Last night’s auction kicked off with a couple of record results. Firstly for the Macallan 1948, which finished up at £15,100. It’s not a bottle we often see anymore so it wasn’t much of a surprise to see it climb to such heights. Similarly, the Bowmore 1955 40 year old is a stunning bottle which we haven’t seen at auction for a while. This bottle spent years hovering around the £4000 mark at auction and I remember speculating about when it would pick up the pace a little. With a record hammer price of £11,100, it seems that time is now. A legendary whisky which was under appreciated for many years.
Back to Macallan and it seems that being official is still what counts. The Speymalt 1945 Macallan finished up at £7600 and the 1955 at £4200. These seem comparatively cheap compared to many official bottlings. The 1945 in particular is a remarkable bottling, being not only the oldest Macallan ever bottled but one of the oldest whiskies ever bottled full stop.
The cask of 1993 Bruichladdich finished at £7100, not quite Macallan territory but natural market value for a mature, naturally low ABV bonded cask. If the strength had been higher I suspect the price for this one would have been quite different.
Some other strong results from Macallan with the Diamond Jubilee bottling hitting £3400, quite bizarre for what is essentially an NAS whisky, but this is the power of Macallan. The 1958 Anniversary Malt at £3500 looks like a good deal in comparison from a liquid quality perspective. It seems many old, official sherry bombs are doing well these days, as evidenced by the Glendronach 1968 25 year old single cask for ANA Nippon Airways which fetched £2600. These bottlings have long possessed a high reputation so it’s no surprise to see them climbing to these heights. I suspect they won’t stop here.
This sale featured a wonderful selection of old SMWS bottlings and it’s no surprise that many of them performed remarkably well. The last time a bottle of the 1966 Ardbeg 33.13 came to auction it was with us in 2016 when it fetched £1600. This time the price was £3100, almost double its previous best. Although, this is no great surprise considering how rare this bottle is. The fact that the 1974 Ardbeg 33.12 also hit £3000 is no great surprise either. These old Ardbegs from the 1970s and 60s are stunning, mythical whiskies, add to that the collectability of the old SMWS bottlings now and you have a recipe for serious value as evidenced here.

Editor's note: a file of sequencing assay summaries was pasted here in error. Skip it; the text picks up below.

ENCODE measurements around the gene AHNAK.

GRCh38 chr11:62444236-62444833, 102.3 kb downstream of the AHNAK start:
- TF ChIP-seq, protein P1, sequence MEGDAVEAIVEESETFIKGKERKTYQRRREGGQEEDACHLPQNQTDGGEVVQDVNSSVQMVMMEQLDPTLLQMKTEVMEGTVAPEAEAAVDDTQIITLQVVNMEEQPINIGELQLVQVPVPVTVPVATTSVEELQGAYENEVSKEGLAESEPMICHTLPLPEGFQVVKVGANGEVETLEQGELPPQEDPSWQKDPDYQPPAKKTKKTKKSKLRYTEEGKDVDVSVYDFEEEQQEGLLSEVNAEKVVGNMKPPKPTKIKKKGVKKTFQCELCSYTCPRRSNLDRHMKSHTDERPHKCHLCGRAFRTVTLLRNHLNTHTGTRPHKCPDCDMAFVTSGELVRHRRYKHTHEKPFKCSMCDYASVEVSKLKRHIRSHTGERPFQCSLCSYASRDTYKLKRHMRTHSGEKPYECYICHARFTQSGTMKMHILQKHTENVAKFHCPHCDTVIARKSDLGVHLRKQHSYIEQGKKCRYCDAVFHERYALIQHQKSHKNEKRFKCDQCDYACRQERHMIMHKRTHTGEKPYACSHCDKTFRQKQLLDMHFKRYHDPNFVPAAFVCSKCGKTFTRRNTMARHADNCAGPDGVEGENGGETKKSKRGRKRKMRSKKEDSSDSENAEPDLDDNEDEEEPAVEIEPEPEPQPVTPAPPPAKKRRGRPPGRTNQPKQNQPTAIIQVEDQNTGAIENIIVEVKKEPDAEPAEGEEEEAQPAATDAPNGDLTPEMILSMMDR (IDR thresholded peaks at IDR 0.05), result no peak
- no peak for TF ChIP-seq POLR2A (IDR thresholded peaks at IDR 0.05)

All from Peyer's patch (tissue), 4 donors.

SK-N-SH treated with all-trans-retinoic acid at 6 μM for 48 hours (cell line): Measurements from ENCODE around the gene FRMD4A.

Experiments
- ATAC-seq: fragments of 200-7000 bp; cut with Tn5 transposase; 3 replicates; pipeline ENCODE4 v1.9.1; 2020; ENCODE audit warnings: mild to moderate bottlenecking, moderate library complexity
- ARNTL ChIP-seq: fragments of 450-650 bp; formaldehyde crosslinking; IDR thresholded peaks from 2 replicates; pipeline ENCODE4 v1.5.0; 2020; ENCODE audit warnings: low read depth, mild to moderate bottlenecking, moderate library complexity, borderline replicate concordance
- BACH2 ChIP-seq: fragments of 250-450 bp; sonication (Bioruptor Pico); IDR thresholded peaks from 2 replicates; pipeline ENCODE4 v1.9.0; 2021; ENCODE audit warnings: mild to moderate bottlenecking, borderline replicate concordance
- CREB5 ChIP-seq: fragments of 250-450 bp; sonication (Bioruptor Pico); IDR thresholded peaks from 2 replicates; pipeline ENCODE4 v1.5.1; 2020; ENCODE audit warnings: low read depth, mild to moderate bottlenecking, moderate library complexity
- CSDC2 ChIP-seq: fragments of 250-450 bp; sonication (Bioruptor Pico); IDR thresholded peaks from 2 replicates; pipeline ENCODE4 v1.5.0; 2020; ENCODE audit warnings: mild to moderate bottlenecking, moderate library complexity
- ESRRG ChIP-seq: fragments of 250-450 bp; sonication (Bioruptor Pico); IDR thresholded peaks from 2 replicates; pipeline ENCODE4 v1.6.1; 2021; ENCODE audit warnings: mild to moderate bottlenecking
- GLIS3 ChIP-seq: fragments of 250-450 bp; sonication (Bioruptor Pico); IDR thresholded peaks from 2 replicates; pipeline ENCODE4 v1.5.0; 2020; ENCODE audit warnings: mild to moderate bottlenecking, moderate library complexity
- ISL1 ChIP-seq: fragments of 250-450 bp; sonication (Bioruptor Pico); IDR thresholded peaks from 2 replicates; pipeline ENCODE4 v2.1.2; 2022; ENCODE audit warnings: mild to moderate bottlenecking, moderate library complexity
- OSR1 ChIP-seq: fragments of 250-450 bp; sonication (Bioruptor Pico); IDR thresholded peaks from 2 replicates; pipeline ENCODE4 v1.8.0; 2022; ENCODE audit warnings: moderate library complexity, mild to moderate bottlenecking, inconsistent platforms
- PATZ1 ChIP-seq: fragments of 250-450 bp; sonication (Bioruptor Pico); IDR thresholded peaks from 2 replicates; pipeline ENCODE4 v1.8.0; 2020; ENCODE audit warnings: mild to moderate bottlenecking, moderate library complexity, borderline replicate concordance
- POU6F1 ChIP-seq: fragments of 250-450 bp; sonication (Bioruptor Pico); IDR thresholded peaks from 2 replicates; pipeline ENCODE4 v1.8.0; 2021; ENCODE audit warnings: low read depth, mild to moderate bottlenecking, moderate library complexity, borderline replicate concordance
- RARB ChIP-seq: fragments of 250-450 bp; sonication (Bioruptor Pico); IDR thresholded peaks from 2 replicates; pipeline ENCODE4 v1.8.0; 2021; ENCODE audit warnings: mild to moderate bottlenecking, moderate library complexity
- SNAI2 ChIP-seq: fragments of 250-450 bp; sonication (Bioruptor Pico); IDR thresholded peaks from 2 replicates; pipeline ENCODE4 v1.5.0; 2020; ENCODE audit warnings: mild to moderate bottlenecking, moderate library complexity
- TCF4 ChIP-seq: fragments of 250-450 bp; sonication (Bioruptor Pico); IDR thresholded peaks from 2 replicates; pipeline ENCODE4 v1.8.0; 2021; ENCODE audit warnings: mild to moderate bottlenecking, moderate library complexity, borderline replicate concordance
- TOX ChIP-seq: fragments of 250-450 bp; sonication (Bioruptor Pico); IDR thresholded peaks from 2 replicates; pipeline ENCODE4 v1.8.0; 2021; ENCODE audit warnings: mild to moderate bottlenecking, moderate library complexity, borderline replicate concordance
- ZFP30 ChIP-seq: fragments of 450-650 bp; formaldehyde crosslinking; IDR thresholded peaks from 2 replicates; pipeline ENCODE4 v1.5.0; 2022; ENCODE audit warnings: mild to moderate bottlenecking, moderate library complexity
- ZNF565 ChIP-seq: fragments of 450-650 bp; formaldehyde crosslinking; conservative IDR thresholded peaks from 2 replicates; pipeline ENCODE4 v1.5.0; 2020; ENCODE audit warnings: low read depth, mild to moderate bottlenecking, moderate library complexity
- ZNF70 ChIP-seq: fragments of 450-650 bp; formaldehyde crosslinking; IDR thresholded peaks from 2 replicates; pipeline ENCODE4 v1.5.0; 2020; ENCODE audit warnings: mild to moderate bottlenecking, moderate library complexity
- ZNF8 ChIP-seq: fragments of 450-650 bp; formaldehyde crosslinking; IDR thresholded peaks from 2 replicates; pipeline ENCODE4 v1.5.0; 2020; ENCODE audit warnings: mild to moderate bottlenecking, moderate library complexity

Other impressive SMWS results were the Brora 1977 61.3 at £1400, the Ardbeg 1977 33.15 for £1300 – a bottle that could be had for around £400-500 very recently – the Glen Garioch 1968 19.18 and the Clynelish 1976 26.25 for £975. The prices generally for all the SMWS bottlings in this sale were strong. Something which goes to show, if you have a big collection of SMWS rarities, it’s often better to sell them together in one auction and generate a kind of ‘feeding frenzy’ effect.
As we’ve noted in the previous two auctions, Macallan bottlings such as the Exceptional Casks series which were previously around the £300-500 price range have shot into the four figure stratosphere without warning. The same can be said of the Easter Elchies bottlings. Examples such as the 1990 15 year old Easter Elchies edition was still reasonably affordable up until quite recently. Last night the very same bottling fetched £2600, as did several other Easter Elchies bottlings. Once again, that name ‘Macallan’ only seems to be picking up more and more traction at auction.
Other notable examples were the Laphroaig 10 year old from the 1970s which fetched £2350. Even by these bottlings recent standards this is impressive and just goes to show the demand there is out there for this style of whisky which, for some ridiculous reason, no one makes any more. The same could be said of the Bowmore Sherriff’s ship label for £1850. And, while we’re on Laphroaig, it was nice to see the 1976 and 1977 official vintage bottlings back, they’re not seen very often these days and the price of £1550 apiece is understandable and well deserved.
In terms of bargains in this sale there were a few but not many – as is very much the norm these days. A litre of 12 year old Bowmore from the early 1980s was a snip at £235 and there were still some pretty tasty old examples in the First Cask series to be had for quite drinkable prices, key examples being 1970s Caol Ilas and Highland Parks. Although, even this series is starting, inevitably, to climb higher these days. It seems, as knowledge increasingly proliferates, there are fewer and fewer ‘gems’ to be discovered or snapped up for cheap. A sellers market indeed.
Even below the £200 mark there were some eye-popping prices. SMWS bottlings like the Springbank 1993 7 year old 27.45 for £180 or the Laphroaig 1990 8 year old 29.11 for £195 are in many ways even more illustrative of the power and collectability of SMWS whiskies these days. These seem crazy prices for what are good, but ultimately very young whiskies. A North Port 1981 and Tomatin 1976 can be had for the same price. These kinds of results demonstrate the polarisation of the secondary market for whisky and illustrate just how complex it is compared even to a few years ago. It’s not a bubble anymore, it’s bubbles within bubbles. How the market will continue to evolve over time remains to be seen. But, on the evidence of this auction, desire remains as strong as ever for all manner of whiskies and for all kinds of reasons. Healthy in other words.